Jump forward to 6:00am the next day. My alarm goes off and I awaken in a panic so as not to wake up Rachel-Lee, as we've both only had 5 hours sleep after a long night of emails, and editing photos and videos. I get some work done and then plan our route to Okinoshima Island (also known as 'the rabbit island'). I decided that from Hondori subway stop, which was the closest to us, we would get to Shin-Hakushima station, and then to Hiroshima. At Hiroshima we would jump on a shinkansen to Mihara station, and then change to the local train bound for Hiro on the Kure line. After all these train trips we'd take a short walk to the ferry and catch the ferry across to Okinoshima, so we had to leave soon because apparently it's best to see the rabbits in the morning.
The first part of our journey was running flawlessly, and then we had to wait an hour for the shinkansen... and then we had to wait an hour for the local train on the Kure line... and then the ferry arrived as we hopped off the train and we had to wait TWO HOURS for the ferry because it was a weekday. If you're planning on visiting this island do it on a weekend because there will be more frequent ferries to get you over there. With time to kill we went to the Family Mart to buy cabbage to feed the rabbits, bought five bags of rabbit food from the ferry stop (do not buy less than this or you'll run out so quickly), and I did some exercise to pass the time.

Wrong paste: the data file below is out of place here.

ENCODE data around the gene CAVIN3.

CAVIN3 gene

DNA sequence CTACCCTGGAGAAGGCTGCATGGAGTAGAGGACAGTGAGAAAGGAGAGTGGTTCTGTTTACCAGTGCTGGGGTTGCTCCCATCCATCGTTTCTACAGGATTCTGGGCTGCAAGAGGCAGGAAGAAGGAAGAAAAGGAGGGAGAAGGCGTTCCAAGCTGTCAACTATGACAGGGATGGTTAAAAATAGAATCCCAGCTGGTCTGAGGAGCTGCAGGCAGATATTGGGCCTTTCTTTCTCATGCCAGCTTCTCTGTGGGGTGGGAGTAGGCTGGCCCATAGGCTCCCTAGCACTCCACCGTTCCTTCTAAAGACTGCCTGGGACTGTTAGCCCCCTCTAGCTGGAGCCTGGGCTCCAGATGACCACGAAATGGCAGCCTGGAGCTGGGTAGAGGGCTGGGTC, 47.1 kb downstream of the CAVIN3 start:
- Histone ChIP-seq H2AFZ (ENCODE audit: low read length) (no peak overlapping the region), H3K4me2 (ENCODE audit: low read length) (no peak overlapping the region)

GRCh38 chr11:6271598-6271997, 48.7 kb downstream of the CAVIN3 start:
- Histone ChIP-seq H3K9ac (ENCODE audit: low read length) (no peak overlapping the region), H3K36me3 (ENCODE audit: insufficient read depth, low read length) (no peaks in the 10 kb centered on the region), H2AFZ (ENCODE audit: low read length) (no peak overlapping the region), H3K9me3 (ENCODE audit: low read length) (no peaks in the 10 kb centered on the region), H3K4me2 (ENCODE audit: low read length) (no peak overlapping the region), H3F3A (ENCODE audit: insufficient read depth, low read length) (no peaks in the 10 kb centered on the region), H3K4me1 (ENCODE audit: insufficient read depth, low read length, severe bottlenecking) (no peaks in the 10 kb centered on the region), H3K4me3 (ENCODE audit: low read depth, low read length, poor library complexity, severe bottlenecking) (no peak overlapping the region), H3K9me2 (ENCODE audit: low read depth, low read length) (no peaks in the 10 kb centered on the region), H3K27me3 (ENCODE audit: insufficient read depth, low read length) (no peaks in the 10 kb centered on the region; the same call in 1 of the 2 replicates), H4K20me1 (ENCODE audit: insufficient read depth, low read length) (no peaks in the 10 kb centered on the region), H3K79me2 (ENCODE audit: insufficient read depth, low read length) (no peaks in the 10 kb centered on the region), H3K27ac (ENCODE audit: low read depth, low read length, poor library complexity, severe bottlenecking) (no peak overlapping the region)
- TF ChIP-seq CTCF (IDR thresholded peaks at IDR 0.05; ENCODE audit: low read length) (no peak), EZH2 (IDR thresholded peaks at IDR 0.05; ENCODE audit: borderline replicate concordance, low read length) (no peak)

If you have a whole day to sacrifice Okinoshima is definitely worth the trip. Any less than a whole day to attempt to get this done would be a logistical nightmare, unless you stayed on the island overnight at the hotel to see the rabbits early. Due to the fact that we weren't able to get there until mid-afternoon and the ferry services stop running early we didn't get to explore the island on a hire bike (around 6AUD) like we wanted to, but we got to play with the wild rabbits, and we went for a brief walk along the coastline of the island. The rabbits are tame enough that they'll come and eat straight out of your hand, and if you go past the office, and follow the boardwalk around you'll find rabbits that don't get as much attention as the ones at the ferry dock, so they will come running up to try and grab some food from you.